The influence of the commodity price is, however, always present. “It is very common in most industries for physical contracts that relate to an exchange price to refer to the agreed price as ‘exchange +/- X amount’. For example, a Colombian arabica such as Excelso EP might be 20 cents/lb higher than the New York ICE Arabica futures contract. So a seller in Colombia might quote their coffee as “ICE NY +20” FOB Colombia.” This difference is known as a ‘basis’ (see boxout).


In futures contracts, a ‘basis’ is the difference between the spot price of a commodity (the price at which it is currently being traded) and the futures price which a trader will buy or sell commodities at.

Physical contracts nearly always exist independently of a futures contract, meaning such exchanges will usually still be made. “There is always scope for more to be paid, the exchange price just acts as a reference to establish a particular baseline from which the full price can be negotiated.”

Commodities such as cashews, which are not traded on the commodities exchange, do not have this baseline. In some markets, without this price being publicly available, it is likely that prices paid in exchanges will vary more widely. Some commodities that are not on the exchange, however, will have independent physical reference pricing from independent companies for buyers to refer to.

Do commodity exchanges bring higher or lower prices for farmers?

Thousands of kilometres away from the commodity exchanges in Dalian in China, Paris and Chicago, farmers of key agricultural commodities such as cocoa​ and coffee will see prices fluctuate many times in a year. But does the commodity exchange, by locking in futures for large companies, work well or ill for these stakeholders?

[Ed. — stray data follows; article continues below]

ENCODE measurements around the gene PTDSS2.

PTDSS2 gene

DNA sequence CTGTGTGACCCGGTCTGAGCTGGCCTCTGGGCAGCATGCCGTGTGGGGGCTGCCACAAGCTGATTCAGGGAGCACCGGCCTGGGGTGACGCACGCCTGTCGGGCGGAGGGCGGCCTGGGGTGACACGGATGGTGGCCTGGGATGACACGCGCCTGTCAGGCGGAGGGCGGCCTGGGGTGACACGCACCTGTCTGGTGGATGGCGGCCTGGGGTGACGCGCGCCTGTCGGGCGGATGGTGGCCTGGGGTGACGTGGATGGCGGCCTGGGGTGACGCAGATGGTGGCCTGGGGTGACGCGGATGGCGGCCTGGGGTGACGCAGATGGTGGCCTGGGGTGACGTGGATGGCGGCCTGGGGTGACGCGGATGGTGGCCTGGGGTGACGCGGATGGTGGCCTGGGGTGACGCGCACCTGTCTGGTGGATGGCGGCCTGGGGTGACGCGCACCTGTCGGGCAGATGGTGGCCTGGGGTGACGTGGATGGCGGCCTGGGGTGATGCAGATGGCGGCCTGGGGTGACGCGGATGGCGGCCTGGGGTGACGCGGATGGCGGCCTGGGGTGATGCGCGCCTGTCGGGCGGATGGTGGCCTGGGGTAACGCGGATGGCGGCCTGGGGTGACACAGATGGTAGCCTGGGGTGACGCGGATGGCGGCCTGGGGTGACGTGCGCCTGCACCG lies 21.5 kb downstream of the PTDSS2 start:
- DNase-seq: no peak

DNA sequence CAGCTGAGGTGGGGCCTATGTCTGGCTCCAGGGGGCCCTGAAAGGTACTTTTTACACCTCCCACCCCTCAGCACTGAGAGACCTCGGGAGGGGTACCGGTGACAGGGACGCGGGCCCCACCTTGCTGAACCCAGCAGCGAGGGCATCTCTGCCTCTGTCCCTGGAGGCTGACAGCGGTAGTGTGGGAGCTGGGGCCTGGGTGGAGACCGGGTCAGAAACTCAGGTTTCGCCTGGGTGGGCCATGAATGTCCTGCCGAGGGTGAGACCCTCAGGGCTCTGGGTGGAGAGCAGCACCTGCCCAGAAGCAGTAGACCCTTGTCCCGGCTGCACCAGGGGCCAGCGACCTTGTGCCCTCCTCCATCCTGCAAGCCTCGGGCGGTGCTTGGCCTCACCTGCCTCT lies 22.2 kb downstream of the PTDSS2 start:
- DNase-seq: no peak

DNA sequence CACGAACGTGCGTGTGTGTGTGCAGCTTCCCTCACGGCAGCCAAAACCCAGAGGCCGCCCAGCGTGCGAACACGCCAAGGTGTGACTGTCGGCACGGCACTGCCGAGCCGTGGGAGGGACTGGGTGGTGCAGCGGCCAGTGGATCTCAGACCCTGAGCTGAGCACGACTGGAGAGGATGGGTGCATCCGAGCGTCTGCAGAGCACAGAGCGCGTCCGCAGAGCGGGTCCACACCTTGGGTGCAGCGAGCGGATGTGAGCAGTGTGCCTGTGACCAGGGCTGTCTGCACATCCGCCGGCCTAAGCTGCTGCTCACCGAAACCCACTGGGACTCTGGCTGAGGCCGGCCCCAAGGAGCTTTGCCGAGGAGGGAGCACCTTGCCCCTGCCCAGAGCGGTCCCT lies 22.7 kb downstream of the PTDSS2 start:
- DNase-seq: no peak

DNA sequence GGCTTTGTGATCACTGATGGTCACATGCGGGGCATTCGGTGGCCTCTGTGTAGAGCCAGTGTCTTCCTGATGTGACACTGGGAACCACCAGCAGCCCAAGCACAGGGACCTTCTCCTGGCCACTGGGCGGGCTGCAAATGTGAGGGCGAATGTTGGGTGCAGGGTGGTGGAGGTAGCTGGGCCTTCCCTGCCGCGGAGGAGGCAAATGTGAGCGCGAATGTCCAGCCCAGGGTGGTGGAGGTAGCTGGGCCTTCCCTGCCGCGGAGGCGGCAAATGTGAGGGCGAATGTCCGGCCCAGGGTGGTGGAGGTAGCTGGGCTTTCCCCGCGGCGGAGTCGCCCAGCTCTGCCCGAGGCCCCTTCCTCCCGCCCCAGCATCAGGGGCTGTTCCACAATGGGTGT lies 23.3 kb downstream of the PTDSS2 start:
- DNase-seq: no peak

There can be benefits to farmers from the public availability of commodity prices, Moriarty suggested. Anecdotal evidence in the coffee sector attests to this.

In markets such as coffee, anecdotal evidence suggests the increased transparency provided by the prices on the commodity exchange provide farmers with a negotiating advantage. Image Source: Getty Images/richiesd

“Because these prices are published and made publicly available, anyone with a smartphone can see how much the coffee itself is worth, which is a trend we have seen first in Brazil over 10 years ago and which is now spreading to most Latin American coffee-growing regions,” he told us.

When farmers are​ prevented from being paid the price their commodity is worth, it often isn’t large companies who prevent them getting it, according to Moriarty. “Typically, the problem has not been that the small-scale producers themselves are not paid enough by buyers in consuming regions, but that the middlemen such as traders or exporters or even cooperatives might be able to obfuscate the price to these small shareholders. It was often the case that these small producers were being paid a fraction of the publicly available ICE NY (the InterContinental Exchange in New York) futures price.”